One of the major challenges with the insurance valuation of heritage buildings, wherever the location, is the correct approach to assessing the ‘replacement cost’ for insurance purposes. In this article, we explore the various concerns and interpretations to be taken into consideration in assessing heritage buildings and how John Foord can continue to provide clients with accurate and justifiable replacement values.
John Foord undertakes a significant number of heritage asset valuations globally and in this flyer, we explain factors that create complexity and our approach to handling them.
Reinstatement costs assessment for heritage buildings is full of complexities such as:
- The requirement to meet modern building codes
- Lack of suitable craftsmen
- Compliance with heritage regulatory bodies
- Public and local government sentiment
- Ability to (or lack of) procure original materials with required aesthetic and performance attributes
- Complexity by virtue composition i.e., a property consists of both heritage and non-heritage elements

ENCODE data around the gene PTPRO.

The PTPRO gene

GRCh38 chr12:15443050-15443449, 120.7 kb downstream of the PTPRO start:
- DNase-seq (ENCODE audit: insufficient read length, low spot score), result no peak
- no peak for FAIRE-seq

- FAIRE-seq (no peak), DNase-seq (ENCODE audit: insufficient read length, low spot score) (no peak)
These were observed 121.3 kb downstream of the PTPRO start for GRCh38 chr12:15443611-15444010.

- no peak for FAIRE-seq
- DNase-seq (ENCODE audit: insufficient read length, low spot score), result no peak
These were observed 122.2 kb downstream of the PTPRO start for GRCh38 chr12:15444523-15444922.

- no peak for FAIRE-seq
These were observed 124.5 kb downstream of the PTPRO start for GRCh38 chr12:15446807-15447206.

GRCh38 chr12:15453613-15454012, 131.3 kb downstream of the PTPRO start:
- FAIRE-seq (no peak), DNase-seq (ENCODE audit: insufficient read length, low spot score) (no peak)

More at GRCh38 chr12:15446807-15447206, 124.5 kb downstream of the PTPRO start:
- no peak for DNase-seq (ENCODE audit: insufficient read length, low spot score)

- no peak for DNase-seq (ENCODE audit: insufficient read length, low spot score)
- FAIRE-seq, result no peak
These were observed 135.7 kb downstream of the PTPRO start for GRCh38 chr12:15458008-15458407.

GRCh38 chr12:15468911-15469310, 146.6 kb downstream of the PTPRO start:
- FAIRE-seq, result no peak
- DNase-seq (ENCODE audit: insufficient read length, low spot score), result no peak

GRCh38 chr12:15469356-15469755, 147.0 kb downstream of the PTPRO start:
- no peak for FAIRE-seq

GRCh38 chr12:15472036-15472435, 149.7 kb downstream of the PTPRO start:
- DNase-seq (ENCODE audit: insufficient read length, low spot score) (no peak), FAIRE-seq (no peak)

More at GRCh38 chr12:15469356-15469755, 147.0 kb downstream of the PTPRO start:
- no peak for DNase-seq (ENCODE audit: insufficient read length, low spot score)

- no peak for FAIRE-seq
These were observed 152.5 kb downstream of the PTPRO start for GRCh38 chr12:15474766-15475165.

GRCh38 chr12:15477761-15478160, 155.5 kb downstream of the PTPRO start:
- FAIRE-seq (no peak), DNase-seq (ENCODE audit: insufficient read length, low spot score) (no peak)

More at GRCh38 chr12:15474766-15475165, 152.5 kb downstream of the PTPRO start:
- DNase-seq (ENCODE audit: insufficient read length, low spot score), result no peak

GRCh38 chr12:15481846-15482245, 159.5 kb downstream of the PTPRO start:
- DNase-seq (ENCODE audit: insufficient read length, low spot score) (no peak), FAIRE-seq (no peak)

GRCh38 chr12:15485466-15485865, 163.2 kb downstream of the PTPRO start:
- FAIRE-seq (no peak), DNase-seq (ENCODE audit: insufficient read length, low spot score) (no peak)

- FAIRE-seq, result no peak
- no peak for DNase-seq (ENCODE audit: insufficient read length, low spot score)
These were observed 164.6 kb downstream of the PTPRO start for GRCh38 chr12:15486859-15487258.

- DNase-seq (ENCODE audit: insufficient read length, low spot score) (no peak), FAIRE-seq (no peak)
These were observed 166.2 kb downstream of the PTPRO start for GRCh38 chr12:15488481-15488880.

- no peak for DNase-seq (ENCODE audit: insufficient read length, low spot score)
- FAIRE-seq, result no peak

- Need to address demolition or debris removal and access to possibly areas with conservation statutory status
- interpretation of replacements that may or may not be considered allowed in case of a total loss by heritage bodies
In this flyer, we look at our approach to handling these complexities when arriving at insured valuation sum for heritage building and include two specific case studies:
Case Study 1:
A major company owning several heritage buildings required a reliable and accurate valuation of sums insured.
Case Study 2:
One of our clients was in the process of converting a historic building into a hotel with elements of both heritage and non-heritage significance. We were asked to assess the insurance sums replacement cost approach.